Three receivers with half a football field to work with in one-on-one situations makes an offensive coordinator very happy. Wimbush floats the ball down field with decent accuracy and finds St. Brown for a big 40-yard gain into Michigan State’s red zone.

Play #6 Rush by Wimbush for No Gain

The Irish were very comfortable running the ball in the red zone in 2017 as we saw the run/pass split spike up to 68.8% from 54.7%  the prior year and they moved quickly to the ground after the big pass play.

Michigan State still won’t budge from their set up and are finally in position to make a stop if Notre Dame runs the ball. The outside linebacker yet again shades toward the slot receiver but doesn’t hesitate to sprint toward the line of scrimmage at the snap of the ball.

That outside linebacker is quickly picked up by Durham Smythe (although he gets pancaked!) as Notre Dame attempts to option off the defensive end. As we pointed out several times in the Power Success Rate film post from a few weeks back, Wimbush struggled making the right reads in these spots.

A keep to Josh Adams is probably a successful play for at least 5 yards. Instead, Wimbush keeps the football and can’t juke his way around the free defender.

Play #7 Rush by Wimbush for 16 Yards

It’s the 7th play of the opening series and as of yet neither side has changed much to their approach. On the final snap of this drive Notre Dame flexes out tight end Durham Smythe and changes to a 4-receiver set while facing 2nd and long in the red zone.

Finally, the Spartan linebackers get out of their run-stopping mode and preoccupy themselves with covering receivers as I’m sure the scouting in this scenario told them this was a sure-fire passing down for Notre Dame.

As both linebackers move towards the sideline it opens up what would be one of the best running situations for the Irish in the game. It leaves only 5 defenders in the box for the Notre Dame offensive line and off the quarterback draw it frees up running back Josh Adams to even get a piece of the safety who will be too late coming over for a touchdown-saving tackle.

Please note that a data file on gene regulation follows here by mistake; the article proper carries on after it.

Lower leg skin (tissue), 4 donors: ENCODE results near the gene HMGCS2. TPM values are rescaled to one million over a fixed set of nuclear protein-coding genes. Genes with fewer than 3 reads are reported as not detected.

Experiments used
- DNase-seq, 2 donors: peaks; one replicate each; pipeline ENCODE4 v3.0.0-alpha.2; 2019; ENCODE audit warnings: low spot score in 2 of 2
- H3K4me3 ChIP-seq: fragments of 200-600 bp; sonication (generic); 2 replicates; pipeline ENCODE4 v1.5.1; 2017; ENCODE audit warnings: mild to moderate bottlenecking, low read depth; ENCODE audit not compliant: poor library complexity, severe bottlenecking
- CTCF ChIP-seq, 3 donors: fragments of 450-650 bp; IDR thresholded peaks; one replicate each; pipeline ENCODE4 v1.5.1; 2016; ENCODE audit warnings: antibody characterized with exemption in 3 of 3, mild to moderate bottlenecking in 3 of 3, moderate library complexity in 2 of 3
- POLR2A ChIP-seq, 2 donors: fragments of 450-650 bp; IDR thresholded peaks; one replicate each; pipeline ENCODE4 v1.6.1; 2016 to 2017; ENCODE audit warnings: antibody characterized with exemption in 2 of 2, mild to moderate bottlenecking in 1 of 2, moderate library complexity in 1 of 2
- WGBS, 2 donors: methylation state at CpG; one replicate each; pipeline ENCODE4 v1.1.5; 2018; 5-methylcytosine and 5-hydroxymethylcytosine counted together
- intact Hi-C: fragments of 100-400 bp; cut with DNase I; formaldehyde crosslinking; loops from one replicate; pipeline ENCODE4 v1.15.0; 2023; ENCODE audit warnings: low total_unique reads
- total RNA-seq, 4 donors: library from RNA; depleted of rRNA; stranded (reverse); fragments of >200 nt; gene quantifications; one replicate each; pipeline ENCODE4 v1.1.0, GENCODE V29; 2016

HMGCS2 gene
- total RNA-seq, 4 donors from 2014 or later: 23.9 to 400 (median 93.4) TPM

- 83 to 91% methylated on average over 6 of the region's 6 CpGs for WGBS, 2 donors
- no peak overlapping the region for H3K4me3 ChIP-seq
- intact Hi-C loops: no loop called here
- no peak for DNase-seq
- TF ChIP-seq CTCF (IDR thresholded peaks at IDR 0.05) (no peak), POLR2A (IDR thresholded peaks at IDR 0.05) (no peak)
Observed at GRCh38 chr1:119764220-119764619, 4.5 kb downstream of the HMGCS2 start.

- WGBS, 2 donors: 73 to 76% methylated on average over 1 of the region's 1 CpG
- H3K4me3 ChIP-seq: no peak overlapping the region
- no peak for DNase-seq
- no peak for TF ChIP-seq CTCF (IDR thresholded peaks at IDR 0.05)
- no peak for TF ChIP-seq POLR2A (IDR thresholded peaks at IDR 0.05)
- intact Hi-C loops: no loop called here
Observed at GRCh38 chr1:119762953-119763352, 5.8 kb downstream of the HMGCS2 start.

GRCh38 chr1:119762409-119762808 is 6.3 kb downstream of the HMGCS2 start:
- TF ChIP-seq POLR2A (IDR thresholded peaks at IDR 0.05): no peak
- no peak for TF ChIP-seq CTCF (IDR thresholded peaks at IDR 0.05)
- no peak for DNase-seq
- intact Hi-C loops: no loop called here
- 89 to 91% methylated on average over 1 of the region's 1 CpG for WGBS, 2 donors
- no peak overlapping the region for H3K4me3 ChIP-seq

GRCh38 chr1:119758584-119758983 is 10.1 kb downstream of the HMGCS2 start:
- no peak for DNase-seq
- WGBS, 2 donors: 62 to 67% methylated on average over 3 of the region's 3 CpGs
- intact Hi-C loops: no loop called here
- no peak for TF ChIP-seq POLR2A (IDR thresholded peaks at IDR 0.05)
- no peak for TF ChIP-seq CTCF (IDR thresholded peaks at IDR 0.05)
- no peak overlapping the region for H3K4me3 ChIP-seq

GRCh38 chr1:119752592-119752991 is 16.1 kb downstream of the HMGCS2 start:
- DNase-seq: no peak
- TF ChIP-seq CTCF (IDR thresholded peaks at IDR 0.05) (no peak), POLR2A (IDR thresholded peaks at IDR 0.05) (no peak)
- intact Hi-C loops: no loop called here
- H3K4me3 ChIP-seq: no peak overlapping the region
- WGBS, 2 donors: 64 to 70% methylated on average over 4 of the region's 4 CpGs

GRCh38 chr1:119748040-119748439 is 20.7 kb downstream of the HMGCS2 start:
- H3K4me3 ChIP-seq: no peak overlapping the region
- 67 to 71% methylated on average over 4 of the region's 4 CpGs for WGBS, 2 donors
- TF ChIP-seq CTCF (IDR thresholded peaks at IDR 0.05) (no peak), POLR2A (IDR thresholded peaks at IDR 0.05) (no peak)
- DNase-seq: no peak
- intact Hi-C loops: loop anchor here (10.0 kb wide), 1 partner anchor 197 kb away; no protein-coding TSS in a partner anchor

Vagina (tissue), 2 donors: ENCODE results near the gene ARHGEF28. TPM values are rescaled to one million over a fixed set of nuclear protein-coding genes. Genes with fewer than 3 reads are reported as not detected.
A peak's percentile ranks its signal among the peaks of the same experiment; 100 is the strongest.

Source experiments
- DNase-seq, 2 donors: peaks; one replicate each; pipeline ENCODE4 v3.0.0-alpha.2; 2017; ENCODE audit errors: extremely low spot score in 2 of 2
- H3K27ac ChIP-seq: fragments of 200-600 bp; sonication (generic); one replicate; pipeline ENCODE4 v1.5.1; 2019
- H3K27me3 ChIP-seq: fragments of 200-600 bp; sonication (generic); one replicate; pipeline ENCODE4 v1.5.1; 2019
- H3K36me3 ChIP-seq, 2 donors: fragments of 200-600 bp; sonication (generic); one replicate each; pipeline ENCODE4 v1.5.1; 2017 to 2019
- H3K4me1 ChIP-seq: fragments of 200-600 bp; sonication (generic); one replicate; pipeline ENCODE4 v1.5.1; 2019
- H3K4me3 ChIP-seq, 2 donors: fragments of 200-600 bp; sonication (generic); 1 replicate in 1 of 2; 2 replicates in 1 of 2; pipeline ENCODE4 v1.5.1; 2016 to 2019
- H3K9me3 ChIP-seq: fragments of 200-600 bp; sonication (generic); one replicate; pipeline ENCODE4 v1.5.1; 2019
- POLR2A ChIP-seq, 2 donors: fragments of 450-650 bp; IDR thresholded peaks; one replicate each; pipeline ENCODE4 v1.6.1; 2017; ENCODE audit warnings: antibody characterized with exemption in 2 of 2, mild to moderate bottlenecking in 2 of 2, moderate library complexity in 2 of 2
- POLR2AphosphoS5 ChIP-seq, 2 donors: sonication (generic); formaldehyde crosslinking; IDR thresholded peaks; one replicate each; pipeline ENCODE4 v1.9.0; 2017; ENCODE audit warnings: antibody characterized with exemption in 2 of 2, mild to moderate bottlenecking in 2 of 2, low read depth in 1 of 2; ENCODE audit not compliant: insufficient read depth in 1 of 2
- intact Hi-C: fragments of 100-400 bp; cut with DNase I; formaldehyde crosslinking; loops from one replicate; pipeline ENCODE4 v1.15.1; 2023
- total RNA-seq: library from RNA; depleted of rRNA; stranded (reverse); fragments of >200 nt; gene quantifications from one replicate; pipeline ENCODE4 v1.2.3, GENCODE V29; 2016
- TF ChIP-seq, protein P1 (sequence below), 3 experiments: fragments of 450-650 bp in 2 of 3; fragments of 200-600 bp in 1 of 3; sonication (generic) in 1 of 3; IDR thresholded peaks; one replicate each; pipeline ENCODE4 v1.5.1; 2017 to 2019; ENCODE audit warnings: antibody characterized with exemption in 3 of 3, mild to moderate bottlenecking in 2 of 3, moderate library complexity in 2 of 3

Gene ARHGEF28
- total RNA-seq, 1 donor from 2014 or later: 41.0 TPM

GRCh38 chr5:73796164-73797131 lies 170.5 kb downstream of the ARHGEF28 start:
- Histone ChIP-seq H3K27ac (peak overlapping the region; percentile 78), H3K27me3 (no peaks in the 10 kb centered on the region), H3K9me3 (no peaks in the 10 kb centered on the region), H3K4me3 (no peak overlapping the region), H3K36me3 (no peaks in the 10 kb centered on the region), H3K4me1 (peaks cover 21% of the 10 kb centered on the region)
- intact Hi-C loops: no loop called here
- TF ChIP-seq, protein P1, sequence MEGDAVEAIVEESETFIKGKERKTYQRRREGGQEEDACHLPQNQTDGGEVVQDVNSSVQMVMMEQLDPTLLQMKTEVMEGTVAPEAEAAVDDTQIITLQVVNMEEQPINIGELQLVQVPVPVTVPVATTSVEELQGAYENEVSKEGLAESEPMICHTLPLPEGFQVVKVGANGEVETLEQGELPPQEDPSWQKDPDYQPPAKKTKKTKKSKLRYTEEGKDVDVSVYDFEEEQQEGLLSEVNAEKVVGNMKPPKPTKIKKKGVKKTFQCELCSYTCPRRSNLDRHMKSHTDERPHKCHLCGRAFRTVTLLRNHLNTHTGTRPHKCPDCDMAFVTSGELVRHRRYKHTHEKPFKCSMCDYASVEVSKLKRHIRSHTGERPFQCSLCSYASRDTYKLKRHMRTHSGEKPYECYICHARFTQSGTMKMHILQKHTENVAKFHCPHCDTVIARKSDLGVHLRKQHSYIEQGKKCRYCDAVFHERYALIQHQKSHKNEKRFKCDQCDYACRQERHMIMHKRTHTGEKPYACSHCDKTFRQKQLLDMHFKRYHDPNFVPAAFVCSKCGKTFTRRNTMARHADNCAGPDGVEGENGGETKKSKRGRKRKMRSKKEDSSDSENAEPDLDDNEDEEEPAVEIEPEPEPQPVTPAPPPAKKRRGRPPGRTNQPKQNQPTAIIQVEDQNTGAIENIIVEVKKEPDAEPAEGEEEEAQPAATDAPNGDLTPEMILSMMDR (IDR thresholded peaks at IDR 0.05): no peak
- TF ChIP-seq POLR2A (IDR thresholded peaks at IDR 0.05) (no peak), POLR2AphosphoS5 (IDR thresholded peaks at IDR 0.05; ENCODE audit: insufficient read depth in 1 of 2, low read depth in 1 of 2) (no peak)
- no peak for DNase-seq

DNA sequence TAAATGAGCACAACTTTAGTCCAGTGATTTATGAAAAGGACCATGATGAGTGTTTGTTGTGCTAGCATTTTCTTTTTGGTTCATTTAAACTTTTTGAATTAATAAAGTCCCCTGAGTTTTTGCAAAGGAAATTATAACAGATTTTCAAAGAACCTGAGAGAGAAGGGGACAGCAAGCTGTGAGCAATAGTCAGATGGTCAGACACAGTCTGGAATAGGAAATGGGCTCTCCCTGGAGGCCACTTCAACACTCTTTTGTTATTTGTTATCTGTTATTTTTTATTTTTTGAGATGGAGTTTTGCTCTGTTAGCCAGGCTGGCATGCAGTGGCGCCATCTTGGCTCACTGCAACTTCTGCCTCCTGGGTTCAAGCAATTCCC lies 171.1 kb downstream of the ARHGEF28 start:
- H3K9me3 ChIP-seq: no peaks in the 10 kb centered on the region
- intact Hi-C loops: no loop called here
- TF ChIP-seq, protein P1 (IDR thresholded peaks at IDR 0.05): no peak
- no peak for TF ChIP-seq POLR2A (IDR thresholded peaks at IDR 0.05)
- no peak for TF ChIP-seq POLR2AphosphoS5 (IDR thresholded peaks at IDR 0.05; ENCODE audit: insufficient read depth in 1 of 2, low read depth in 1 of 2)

via ytCropper

Final Thoughts

It’s difficult to say that this is the type of offense we’ll see in 2018 when the running back didn’t even touch the ball on 7 snaps. However, I think this kind of series is something we’ll see a little more of this upcoming fall.

Firstly, the offense moved at a scorching pace ripping off 7 plays in 1:49 of game time and around 2:30 minutes of real elapsed time. This is about as fast as we’ve ever seen an extended touchdown drive by Notre Dame in the Brian Kelly era.

Consistently not giving running backs carries would be absurd but the tailbacks got rushes on 39.6% of all snaps last year, an increase from 33.2% in 2016. I expect this percentage to fall from 2017 especially as we saw a Kelly-era low 24 receptions from the running backs last fall.

I feel like it’s a complete lock to see more reliance on Wimbush hitting these short throws (which is obviously super scary with his accuracy issues) mixed in with some vertical shots downfield which largely comprised this touchdown drive against Michigan State. Let’s hope it works out.